Downtown apartment rents hit record high

When companies hire, their new employees tend to rent apartments nearby. It's not just the high end of the downtown market that's booming: Net rents at less-expensive Class B buildings also rose to a record high, $2.92 per square foot, in the...

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zebralurk
zebralurk
55 · 7 days ago · Reddit

From the article

It’s basic economics: Demand for apartments is high and supply is low

Substantial-Art-9922
Substantial-Art-9922
51 · 7 days ago · Reddit

My Tinder matches are now back to, "Just moved to Chicago, looking to explore the city"

BlackBriarReserve
BlackBriarReserve
44 · 7 days ago · Reddit

So basically returning to normal pre-covid levels after hard dips and month of free rent.

bicameral_mind
bicameral_mind
35 · 7 days ago · Reddit

My ex's 1bd went from like $1,600 COVID pricing to nearly $3k this summer. That's still a good $800+ more than pre-Covid pricing in that building. Tiny 1k sq ft 2bds are just shy of $4k. Insane.

myfavoritechicago
myfavoritechicago
18 · 7 days ago · Reddit

Renters need to know if you find a deal jump on it or it will be gone.

mikey_glocks
mikey_glocks
16 · 7 days ago · Reddit

Yeah it’s a really bad time to be a new renter or looking for a new place. But, all signs are pointing to a huge dip in the housing economy soon. So, this won’t last much longer.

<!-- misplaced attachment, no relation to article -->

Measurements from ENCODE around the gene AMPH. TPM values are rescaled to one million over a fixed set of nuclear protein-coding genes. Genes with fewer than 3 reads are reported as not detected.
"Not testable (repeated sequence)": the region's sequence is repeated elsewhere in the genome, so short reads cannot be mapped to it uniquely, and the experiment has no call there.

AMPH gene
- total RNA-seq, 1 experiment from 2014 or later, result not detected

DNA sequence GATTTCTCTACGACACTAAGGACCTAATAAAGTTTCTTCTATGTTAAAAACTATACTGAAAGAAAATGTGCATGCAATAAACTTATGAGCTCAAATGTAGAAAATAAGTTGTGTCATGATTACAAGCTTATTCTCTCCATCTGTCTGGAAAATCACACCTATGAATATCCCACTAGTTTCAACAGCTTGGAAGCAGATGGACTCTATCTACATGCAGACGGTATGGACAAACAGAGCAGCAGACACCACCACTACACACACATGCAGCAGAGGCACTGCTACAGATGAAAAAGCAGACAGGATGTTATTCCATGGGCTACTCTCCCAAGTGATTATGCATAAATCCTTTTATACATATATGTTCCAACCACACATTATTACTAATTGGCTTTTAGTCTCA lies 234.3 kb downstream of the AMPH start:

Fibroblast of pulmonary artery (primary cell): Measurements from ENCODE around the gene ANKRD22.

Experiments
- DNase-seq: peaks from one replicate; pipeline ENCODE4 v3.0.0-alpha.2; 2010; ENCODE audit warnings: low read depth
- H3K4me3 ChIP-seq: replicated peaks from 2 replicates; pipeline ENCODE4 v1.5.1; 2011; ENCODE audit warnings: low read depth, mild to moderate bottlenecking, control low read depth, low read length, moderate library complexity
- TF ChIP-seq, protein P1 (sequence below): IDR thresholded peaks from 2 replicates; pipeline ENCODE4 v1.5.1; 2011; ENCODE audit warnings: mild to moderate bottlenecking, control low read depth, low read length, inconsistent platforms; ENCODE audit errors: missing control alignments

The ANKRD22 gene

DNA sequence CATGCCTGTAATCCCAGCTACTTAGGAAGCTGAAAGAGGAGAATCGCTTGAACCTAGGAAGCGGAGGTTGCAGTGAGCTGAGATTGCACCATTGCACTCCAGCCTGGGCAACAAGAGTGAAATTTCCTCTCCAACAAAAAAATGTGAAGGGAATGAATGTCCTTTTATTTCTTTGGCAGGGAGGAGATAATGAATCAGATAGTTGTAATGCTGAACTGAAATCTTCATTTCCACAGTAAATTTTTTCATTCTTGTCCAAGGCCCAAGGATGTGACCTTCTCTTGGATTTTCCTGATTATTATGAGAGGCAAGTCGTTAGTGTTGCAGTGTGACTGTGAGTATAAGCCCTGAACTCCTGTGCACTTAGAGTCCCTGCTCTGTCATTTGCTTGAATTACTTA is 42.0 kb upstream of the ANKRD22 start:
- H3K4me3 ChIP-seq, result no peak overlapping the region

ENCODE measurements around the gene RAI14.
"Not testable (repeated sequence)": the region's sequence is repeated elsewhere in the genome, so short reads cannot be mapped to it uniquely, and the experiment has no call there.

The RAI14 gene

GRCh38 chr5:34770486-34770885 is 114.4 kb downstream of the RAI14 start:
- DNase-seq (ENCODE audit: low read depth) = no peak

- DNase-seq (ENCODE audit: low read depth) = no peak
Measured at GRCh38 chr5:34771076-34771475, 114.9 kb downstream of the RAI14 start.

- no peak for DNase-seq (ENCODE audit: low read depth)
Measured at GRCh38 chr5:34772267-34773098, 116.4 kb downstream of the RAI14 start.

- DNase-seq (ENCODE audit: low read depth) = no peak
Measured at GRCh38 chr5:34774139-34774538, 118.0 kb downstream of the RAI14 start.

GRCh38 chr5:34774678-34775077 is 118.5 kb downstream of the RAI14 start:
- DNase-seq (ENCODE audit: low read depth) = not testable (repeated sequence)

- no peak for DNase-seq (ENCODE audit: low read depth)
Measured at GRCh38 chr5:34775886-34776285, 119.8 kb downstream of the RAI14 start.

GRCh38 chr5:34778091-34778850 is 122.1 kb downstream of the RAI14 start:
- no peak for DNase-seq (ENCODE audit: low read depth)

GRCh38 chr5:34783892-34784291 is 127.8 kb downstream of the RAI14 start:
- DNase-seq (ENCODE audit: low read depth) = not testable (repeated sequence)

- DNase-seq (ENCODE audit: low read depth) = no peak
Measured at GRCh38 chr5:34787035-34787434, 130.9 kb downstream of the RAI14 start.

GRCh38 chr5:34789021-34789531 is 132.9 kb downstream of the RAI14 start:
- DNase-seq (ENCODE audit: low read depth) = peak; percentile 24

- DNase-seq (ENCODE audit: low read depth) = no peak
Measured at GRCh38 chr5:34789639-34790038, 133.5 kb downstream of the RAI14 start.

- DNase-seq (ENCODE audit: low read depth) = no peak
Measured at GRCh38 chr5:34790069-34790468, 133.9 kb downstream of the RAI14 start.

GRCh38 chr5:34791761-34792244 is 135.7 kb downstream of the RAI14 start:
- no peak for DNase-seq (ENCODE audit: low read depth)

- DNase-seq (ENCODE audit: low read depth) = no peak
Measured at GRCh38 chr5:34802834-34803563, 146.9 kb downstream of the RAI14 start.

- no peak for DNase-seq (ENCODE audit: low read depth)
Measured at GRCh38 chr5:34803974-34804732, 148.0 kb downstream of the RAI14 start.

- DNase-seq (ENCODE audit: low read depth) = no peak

SamSpade102
SamSpade102
8 · 7 days ago · Reddit

This is part of an overall strategy by banks that make their money through real estate. If you recall the housing crisis of 2008 and what led up to it, you may remember that the banks didn't want to repo your house, because it was a "toxic asset", which would only fall in value once they took it over. They didn't want your property if they couldn't sell it at a profit, right?

Things are different now, and the banks are flush with cash. Their strategy is to buy up property, even if they have to pay a premium to get it, and then not sell it. Instead they rent it out at absorbent prices. They will continue to do so until the bottom falls out of the rental market, and they will then try to unload the properties.

Consider it was just two years ago, at the height of Covid, that the rental market in formerly high end locations was failing badly. Manhattan and Brooklyn especially were emptying out, as everyone was working from home, and there was no fun to be had living in these high end places because all the bars and restaurants were closed. Some doom forecasters were even predicting the end of NYC as we know it. High end Chicago areas experienced some of this as well. Now, except for the people still driving alone in cars with the windows up and N95 masks still on, no one gives a shit. You want back into the lifestyle of the cool neighborhoods of Chicago, and the banks are well situated to rent to you at a high price.

On the bright side, there is still plenty of very cheap rentals available in areas like Garfield Park, Englewood, Lawndale, Chatham. All of your friends will be very proud of you for moving into one of these neighborhoods, and then never, ever visit you.

pschernek
pschernek
7 · 7 days ago · Reddit

my logan square apartment went up 275 bucks after two years of it staying flat.

MothsConrad
MothsConrad
7 · 7 days ago · Reddit

What shocks me is that there has been a ton of development (I thought they were building far too many units) yet the demand is still there.